All this talk about bathrooms is, of course, not really about bathrooms. Perhaps we need to stop using public restrooms as a cover for what’s really at the heart of the bathroom debate: transgender identity.
In order to make any progress in what has turned out to be — ready or not, like it or not — a national conversation, I believe all participants in the dialogue must acknowledge two indisputable truths:
1. Gender dysphoria is real. Real people experience it and live with it.
2. Culture cultivates. And a culture that cultivates something, by definition, produces more of it.
According to Mark Yarhouse, a Christian psychologist and author of Understanding Gender Dysphoria, professional diagnoses of gender dysphoria are as rare as 1 in 13,000 males and 1 in 34,000 females. Yet he also notes that as many as 1 in 300 people report some semblance of gender confusion. (Also relevant to the bathroom debate are intersex people, those born with both male and female sex characteristics. This reportedly occurs in about 1 in 1,500 to 1 in 2,000 births.)
If gender is a social construct, then so too is transgender identity a cultural phenomenon.
But another point that cannot be ignored, one that is in tension with the facts above, is that at least some of the transgender phenomenon is cultivated by culture. If gender is a social construct, as some would have it, then so too, to some extent, is transgender identity a cultural phenomenon.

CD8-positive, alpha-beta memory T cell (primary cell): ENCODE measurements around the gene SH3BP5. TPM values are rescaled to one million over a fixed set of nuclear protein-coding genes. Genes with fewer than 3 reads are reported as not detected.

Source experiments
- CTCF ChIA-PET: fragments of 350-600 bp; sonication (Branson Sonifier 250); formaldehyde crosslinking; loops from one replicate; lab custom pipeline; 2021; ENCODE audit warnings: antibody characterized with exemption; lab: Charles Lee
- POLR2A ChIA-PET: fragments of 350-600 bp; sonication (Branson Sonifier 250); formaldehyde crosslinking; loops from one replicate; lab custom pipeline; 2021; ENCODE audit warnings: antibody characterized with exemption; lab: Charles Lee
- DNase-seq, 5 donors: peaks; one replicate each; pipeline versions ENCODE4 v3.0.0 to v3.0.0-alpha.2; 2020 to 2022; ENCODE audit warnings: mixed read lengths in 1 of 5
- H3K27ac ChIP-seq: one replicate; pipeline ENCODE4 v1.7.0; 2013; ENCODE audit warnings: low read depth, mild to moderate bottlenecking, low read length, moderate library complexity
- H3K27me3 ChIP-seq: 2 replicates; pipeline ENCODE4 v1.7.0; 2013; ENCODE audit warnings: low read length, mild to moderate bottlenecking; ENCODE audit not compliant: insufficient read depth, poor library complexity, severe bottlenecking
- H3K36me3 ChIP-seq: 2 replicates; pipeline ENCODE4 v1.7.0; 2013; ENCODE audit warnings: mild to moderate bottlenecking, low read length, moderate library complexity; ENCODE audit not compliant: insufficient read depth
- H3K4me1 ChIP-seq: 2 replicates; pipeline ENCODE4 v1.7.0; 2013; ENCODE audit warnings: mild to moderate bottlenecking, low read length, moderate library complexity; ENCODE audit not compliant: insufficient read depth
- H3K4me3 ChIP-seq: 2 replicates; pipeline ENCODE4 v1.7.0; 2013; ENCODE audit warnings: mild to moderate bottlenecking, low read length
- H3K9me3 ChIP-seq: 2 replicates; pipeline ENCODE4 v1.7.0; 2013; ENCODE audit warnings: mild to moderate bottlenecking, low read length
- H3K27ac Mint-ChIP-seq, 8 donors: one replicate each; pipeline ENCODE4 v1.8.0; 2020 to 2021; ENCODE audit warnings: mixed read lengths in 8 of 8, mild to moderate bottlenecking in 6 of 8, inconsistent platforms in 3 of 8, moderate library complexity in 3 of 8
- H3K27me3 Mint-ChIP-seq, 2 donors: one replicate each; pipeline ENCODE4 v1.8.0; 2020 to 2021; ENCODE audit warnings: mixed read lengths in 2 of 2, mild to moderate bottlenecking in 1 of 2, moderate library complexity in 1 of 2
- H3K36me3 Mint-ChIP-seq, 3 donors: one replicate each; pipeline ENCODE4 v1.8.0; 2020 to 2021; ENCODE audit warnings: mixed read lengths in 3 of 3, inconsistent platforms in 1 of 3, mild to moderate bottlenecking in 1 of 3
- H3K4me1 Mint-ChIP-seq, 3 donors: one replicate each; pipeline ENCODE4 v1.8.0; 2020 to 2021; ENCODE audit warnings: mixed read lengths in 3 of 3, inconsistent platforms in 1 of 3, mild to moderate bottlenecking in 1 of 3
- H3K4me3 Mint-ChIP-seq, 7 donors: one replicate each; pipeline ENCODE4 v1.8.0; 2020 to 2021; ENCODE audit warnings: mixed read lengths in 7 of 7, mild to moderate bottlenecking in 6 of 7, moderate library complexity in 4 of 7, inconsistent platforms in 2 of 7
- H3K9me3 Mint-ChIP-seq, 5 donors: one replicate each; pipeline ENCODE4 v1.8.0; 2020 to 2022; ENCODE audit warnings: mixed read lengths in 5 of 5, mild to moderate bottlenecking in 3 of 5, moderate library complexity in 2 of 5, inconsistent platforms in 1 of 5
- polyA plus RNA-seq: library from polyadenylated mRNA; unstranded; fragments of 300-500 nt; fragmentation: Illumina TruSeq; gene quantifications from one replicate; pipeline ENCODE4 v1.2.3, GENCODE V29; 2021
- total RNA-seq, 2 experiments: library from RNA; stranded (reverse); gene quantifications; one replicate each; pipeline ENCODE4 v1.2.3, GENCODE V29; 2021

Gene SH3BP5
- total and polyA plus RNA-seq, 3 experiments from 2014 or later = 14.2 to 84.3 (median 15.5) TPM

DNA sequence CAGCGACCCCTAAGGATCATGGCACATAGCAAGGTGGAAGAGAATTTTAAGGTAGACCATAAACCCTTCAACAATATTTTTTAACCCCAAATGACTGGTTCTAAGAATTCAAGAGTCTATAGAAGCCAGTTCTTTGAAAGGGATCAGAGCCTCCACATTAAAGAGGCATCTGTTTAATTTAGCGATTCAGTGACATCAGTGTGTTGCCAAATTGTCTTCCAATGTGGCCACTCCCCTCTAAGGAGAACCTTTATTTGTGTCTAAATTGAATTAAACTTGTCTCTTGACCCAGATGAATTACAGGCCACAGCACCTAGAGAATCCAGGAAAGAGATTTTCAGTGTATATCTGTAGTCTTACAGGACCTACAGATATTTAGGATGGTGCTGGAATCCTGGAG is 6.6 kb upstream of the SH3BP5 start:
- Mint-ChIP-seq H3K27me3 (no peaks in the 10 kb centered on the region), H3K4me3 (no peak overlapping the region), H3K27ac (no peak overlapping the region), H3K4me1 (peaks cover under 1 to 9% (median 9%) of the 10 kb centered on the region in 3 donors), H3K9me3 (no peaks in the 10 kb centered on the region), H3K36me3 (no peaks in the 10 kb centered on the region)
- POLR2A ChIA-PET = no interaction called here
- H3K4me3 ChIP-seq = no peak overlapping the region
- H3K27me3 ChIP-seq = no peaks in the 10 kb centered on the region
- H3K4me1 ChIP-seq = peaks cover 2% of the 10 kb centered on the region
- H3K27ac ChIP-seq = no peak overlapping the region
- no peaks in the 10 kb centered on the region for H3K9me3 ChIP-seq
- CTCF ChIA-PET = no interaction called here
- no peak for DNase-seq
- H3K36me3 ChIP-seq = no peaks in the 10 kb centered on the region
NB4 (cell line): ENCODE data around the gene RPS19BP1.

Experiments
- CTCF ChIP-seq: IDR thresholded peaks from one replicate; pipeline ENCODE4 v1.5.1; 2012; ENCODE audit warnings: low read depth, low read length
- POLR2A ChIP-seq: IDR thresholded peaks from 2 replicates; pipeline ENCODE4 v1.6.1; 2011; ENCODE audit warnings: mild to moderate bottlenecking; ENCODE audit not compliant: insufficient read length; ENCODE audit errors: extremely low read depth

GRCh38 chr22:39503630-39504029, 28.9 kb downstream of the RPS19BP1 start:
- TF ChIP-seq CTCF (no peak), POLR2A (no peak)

A recent interview with several gender non-conforming people attests to this. One of the interview subjects acknowledges forming an identity out of “rebellion against a world that stigmatizes and shames who I am.” Together, those interviewed dispute the prevailing narrative that transgender identity necessarily stems from feelings of being “trapped in the wrong body.” Rather, they seek to resist the male/female binary altogether.
If our culture continues to cultivate this notion that the male/female binary is oppressive and confining, then the time will come when some Christians will look back nostalgically on the good old days of transgender identity, because recognizing such an identity at least affirms a distinction between the genders. In fact, in some corners the male/female duality has already been exploded. As Jacob, in the interview mentioned above, says of young people today: “Those spoiled brats who grew up with Tumblr are lucky! They have like 20 different labels for their gender identity by the time they’re 15.”
Often, those of us who express concerns about what the culture is cultivating are dismissed with charges of making “slippery slope” arguments. But recognizing that culture advances ideas and that ideas shape people is not a fallacy — it’s a fact. Even the notion of identity as something that is constructed (by the self) rather than bestowed (by birth) is a modern social construct.
Christians who want to follow Biblical teaching in these matters must hold these competing truths — that gender dysphoria is real and that culture cultivates — in tension. We can meet those experiencing gender dysphoria in ways that will either help or harm. The same God who created us male and female is also a God who sees and cares for the outcast and the hurting. Those of us who are in Christ find our identities first and foremost in Him, not in our gender or our politics. Regardless of where we fall on transgender identity, we are called to act as salt and light, not cradle or bludgeon.